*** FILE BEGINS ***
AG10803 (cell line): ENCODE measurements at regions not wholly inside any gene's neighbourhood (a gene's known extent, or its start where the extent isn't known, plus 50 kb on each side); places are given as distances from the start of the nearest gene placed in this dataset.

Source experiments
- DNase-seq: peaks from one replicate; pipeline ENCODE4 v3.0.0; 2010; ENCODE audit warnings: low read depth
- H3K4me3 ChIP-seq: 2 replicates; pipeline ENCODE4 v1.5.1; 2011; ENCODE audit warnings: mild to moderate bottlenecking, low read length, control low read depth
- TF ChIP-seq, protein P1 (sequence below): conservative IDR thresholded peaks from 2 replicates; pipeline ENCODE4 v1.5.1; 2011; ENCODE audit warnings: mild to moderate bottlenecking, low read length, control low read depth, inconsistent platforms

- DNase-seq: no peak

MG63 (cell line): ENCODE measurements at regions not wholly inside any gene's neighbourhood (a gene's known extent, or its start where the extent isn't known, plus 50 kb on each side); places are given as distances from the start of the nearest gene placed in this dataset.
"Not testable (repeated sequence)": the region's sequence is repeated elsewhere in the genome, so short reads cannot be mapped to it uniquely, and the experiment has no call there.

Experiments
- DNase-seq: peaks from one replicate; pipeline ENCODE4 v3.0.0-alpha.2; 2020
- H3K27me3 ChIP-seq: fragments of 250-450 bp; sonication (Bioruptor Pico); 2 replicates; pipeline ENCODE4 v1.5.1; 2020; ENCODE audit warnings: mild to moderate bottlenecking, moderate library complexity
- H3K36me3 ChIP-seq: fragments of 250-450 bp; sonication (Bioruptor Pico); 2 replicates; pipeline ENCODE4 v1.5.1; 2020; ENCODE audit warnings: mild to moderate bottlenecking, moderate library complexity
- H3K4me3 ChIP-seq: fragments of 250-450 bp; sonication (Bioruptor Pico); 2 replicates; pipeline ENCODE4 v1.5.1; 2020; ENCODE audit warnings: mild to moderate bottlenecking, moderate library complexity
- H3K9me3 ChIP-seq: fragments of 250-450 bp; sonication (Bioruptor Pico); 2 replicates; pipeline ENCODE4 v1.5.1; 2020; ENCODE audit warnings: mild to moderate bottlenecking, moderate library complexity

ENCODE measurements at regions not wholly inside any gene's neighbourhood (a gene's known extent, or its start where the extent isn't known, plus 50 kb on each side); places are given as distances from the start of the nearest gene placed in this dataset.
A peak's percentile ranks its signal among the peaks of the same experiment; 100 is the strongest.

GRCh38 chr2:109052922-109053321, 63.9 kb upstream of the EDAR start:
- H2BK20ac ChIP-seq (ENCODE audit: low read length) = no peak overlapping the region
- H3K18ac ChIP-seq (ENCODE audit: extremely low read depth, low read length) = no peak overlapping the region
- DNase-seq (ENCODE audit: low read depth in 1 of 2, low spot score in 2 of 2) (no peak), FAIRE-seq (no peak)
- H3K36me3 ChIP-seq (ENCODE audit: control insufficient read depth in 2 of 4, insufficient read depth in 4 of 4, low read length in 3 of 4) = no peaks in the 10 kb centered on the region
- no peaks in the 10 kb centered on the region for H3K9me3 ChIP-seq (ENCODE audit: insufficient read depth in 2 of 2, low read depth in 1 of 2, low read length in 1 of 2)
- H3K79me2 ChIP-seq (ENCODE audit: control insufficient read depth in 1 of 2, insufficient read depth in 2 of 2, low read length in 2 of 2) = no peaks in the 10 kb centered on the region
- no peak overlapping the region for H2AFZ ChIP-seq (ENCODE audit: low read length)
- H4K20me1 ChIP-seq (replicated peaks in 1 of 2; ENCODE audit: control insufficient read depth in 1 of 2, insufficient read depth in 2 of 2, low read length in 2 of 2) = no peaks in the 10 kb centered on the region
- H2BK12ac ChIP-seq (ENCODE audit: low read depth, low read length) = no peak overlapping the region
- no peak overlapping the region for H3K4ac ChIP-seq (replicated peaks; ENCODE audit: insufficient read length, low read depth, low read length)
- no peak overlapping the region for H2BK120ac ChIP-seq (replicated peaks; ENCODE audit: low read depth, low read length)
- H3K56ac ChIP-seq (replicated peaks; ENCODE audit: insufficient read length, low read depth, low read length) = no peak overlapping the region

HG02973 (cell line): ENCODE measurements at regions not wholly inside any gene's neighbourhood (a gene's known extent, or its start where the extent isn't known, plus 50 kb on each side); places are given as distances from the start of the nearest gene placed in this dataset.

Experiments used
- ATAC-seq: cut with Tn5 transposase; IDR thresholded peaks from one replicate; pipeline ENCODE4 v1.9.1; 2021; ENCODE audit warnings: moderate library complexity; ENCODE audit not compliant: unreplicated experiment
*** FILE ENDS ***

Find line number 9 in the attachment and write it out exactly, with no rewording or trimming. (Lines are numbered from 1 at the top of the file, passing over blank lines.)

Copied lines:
Experiments